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I have a soft, round, and extremely cute belly and believe it or not, I’ve had many people (family, friends, colleagues, etc.) ask if I was pregnant. Look! Just because my stomach sticks out, doesn’t mean I am pregnant!
It’s not easy embracing The Belly in an anti-belly world! And let’s face it, the media fuels these anti-belly sentiments.

The mixed messages I receive from my friends and family correspond to the mixed messages the media sends out. The media I’m referring to is made up of several magazines and gossip columns (both on the web and on newsstands) that consider it their civic duty to disclose celebrity body fluctuations on an inch-by-inch basis. New Nicole Kidman Belly.jpg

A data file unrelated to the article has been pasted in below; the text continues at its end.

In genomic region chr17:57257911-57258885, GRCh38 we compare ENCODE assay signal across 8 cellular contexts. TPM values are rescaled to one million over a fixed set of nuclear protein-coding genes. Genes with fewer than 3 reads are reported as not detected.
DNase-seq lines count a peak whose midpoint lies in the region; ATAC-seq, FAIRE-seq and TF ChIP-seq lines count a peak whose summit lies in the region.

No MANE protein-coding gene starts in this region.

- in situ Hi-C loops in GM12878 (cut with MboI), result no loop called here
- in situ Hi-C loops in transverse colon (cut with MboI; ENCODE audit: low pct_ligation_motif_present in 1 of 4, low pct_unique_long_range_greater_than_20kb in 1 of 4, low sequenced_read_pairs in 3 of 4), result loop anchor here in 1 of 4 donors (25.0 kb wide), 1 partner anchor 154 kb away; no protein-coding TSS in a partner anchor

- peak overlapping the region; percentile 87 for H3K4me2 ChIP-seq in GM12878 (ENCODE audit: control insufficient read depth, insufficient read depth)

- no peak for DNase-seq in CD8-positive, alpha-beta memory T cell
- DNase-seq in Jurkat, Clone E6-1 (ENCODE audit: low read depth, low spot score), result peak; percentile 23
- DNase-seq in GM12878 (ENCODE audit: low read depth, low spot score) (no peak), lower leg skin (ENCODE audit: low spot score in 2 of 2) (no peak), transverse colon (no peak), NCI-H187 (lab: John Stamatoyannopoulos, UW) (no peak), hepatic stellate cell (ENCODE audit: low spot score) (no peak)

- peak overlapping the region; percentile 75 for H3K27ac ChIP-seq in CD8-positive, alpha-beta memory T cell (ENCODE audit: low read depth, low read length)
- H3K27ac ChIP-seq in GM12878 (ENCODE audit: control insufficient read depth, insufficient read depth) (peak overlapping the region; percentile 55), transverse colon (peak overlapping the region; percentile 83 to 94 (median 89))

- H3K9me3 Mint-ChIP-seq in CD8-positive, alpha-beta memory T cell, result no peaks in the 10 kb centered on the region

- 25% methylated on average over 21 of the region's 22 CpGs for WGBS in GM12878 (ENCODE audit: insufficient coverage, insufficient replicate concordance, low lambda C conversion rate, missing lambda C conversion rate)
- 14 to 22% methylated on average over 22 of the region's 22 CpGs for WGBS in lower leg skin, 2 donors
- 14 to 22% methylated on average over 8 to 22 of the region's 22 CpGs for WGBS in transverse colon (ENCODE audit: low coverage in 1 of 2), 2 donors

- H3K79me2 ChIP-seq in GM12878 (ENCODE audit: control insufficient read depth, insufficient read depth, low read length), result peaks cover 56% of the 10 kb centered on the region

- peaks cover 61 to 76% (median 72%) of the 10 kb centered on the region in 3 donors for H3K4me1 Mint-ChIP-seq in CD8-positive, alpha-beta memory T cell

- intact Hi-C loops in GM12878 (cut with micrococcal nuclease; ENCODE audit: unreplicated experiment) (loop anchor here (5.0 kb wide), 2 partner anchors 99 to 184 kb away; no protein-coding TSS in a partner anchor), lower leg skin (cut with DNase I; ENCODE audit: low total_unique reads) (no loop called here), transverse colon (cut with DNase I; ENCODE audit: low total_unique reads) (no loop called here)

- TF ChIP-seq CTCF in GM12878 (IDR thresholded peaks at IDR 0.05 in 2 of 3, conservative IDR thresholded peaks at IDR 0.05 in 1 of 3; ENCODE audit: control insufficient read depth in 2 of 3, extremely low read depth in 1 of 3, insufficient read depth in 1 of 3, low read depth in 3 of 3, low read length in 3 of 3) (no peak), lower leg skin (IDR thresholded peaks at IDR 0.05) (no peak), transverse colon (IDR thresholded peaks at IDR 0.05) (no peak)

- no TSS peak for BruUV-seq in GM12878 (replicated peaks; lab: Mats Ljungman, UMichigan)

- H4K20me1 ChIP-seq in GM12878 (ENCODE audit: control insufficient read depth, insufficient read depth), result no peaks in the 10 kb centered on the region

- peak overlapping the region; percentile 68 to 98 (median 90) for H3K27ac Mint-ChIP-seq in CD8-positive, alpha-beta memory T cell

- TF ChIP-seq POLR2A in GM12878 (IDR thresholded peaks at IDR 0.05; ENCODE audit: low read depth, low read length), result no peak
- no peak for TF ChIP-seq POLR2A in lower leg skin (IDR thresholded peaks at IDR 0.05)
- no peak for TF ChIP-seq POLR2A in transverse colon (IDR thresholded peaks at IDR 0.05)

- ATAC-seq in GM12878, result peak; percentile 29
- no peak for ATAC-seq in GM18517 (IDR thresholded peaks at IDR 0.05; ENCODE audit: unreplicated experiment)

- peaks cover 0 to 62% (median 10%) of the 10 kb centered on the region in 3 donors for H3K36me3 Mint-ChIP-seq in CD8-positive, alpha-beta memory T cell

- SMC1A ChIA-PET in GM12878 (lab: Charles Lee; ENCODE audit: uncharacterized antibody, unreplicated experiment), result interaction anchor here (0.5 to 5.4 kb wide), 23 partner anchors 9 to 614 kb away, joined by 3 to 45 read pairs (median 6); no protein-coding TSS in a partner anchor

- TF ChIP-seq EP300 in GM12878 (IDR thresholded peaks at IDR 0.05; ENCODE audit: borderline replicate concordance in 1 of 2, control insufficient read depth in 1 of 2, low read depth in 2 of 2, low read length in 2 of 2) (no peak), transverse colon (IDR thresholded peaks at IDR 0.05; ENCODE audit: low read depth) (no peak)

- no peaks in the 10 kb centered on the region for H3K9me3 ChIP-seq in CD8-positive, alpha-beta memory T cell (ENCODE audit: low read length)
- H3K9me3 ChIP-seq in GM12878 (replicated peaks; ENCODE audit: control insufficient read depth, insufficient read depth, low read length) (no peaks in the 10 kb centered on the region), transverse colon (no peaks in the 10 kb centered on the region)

Remember the Reese Witherspoon pregnancy scandal? Editors hoped to sell their magazines by using a few manipulated pictures of Reese with a bump so they could be the first to expose that Reese is preggars! It might be news to them and perhaps to us as well, but it’s not so newsworthy to our bodies. To our dismay, our weight-conscious society doesn’t view pregnancy as beautiful, but rather as a condition that adds unwanted pounds. Consequently, when someone is mistaken as pregnant, it’s usually taken as an insult. We now know Reese wasn’t expecting a third child. However, the media hoped she was, because it’s unacceptable for a top-ranking celebrity and America’s sweetheart to carry anything but a washboard stomach!